Wednesday, March 10, 2010

Laundry in a Man's World

It looked so innocent, so sweet.  It was a large blue Ikea bag, filled to the brim.  Several neatly folded shirts floated at the top, artfully topped by a few pairs of folded socks.  I looked into the depths of my closet, and ripped open the box of plastic cartons I had bought.  My mission was to bring order to my closet and to put away the laundry, and I would brook no defeat.


My closet is a little awkward in shape.  It had a handy sloped floor that serves as a built-in-shoe rack, but all the actual clothes are on a single shelf above my head.  I have piles for each type of clothing.  But M, as he would put away laundry, constantly placing jeans in the pajama pile, sweaters with sweatshirts, camisoles with the undies, and worst of all, mixing up the gym T-shirts with the wearing-out tees.  [True story: as I was relating this story to a male colleague, he knit his brow in confusion.  "OK," he said, "I'm going to have to side with M on that one.  T-shirts are all the same."  Quitting time came before I could explain that a gym t-shirt was a much different creature than a wearing-out-to-dinner-at-the-burger-joint or a sitting-on-the-couch-watching-TV t-shirt...]


To no avail, I had labeled all my piles with my handy label maker.  Finally, today, I bought a set of clear plastic boxes.  I would conquer the unruly piles at last.  I quickly re-folded the wayward sweaters and re-piled the leaning pile of jeans and sorted out the jammies.  I turned to the Ikea bag of laundry to put that away.


I discovered... it was a freakin' decoy layer!  Underneath the top layer, the laundry was all jumbled up and wrinkled.  The socks were unmatched.  The button-down shirts were entangled and balled up instead of being gently layered over the top.  The t-shirts were stuffed in haphazardly.  I glared at the offending pile, quickly realizing that M's version of "oh, yeah, this is done" is far from my "oh, yeah, this is ready to be put away and worn" done.


In fact, the day I dropped him off at the laundromat and did the grocery shopping while he worked, I returned while everything was still in the dryer.  I sat down to check my email and read the news while he went to get the laundry.  Obviously, I misjudged time because it was mere moments before he was back with that fateful Ikea bag and a big grin, declaring that we were ready to go.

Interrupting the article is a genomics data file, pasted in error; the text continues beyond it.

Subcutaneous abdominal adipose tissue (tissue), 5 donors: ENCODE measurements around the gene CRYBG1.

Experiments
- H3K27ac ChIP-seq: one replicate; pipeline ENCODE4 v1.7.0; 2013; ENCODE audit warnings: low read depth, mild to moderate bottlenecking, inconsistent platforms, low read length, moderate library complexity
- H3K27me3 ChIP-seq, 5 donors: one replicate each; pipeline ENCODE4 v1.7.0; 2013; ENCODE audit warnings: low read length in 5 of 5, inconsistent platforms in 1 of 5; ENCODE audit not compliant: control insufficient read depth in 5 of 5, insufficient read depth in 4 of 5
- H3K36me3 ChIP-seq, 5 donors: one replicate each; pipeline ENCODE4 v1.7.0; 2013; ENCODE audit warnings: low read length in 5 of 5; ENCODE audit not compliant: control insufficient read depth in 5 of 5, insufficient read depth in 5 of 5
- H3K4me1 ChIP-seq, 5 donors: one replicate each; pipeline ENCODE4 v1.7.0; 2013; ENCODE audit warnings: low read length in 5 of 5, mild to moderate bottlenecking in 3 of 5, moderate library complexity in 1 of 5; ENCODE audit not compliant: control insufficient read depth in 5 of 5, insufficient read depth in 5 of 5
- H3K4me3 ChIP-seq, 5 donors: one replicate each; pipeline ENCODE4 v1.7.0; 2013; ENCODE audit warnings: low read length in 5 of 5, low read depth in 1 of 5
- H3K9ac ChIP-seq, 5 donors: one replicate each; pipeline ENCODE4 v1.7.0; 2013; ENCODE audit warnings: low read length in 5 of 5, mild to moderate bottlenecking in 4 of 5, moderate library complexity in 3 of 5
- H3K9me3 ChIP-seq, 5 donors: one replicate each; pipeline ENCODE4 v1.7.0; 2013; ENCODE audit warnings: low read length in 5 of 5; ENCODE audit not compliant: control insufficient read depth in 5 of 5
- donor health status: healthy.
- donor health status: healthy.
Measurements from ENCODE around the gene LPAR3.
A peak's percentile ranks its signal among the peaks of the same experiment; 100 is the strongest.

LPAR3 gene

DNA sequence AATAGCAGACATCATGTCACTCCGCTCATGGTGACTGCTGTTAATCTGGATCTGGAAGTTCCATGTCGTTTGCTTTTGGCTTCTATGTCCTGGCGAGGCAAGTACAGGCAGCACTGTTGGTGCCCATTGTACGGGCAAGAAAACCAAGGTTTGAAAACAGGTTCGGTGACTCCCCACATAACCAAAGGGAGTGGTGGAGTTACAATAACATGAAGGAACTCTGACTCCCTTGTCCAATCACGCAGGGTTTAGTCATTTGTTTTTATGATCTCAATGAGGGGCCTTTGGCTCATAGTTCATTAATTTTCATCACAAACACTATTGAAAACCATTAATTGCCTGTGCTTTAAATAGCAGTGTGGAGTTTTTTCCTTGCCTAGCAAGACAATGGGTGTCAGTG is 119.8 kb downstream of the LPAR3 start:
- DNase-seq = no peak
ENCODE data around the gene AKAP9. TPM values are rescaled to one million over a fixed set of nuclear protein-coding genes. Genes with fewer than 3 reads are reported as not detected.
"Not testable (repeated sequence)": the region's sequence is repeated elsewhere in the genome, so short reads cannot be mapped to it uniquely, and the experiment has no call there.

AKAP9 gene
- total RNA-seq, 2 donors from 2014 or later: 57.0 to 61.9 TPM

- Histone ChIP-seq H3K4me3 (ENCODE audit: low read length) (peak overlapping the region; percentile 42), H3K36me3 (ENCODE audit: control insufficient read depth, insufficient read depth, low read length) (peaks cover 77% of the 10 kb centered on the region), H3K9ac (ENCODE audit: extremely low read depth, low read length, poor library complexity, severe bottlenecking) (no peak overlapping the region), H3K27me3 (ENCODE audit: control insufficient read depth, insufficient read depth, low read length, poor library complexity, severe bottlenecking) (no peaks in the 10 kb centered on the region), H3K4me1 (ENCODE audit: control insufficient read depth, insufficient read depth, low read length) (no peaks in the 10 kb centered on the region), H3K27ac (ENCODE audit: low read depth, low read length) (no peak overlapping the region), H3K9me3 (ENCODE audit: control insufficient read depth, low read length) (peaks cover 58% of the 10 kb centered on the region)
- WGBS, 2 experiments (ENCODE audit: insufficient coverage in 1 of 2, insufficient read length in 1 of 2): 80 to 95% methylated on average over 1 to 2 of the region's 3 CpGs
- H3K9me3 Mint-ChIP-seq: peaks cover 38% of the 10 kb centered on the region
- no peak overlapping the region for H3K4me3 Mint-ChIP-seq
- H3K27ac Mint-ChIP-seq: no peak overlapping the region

I should have noticed the manic glint in his eye.  I should have seen the dreamy face as he babbled on about his latest paper.  I should have realized that his mind was nowhere near a laundromat, and instead, it was several miles away holed up in a library constructing a short paper about welfare communism and FDR and that other guy...  I should have guessed that he'd start to fold a bit of laundry and then hear the words "groceries" and "done".


I had thought he'd fold the laundry and put it away and come downstairs to watch some TV and have a drink with me.  He thought I'd make a nice late dinner and he'd curl up on the couch with the cats and a bunch of books.


An hour later, I had two quiches out of the oven, several bags of prepped veggies, and two drinks in hand (one for each of us).  He had a cat, a book, and a remote.


And today, I have discovered that I married an intellectual.  For I have a living room with two large, lazy cats, and several impressively precarious piles of books, but my laundry is in a hopeless pile covered by a few measly decoy shirts.


But I gotta say, it does make for scintillating road trip conversation and sparkling dinner tete-a-tetes, even if I must resign myself to never getting folded laundry ever again.

1 comment:

Tom Sramek, Jr. said...

My wife and I do our own laundry. Easier on our relationship that way.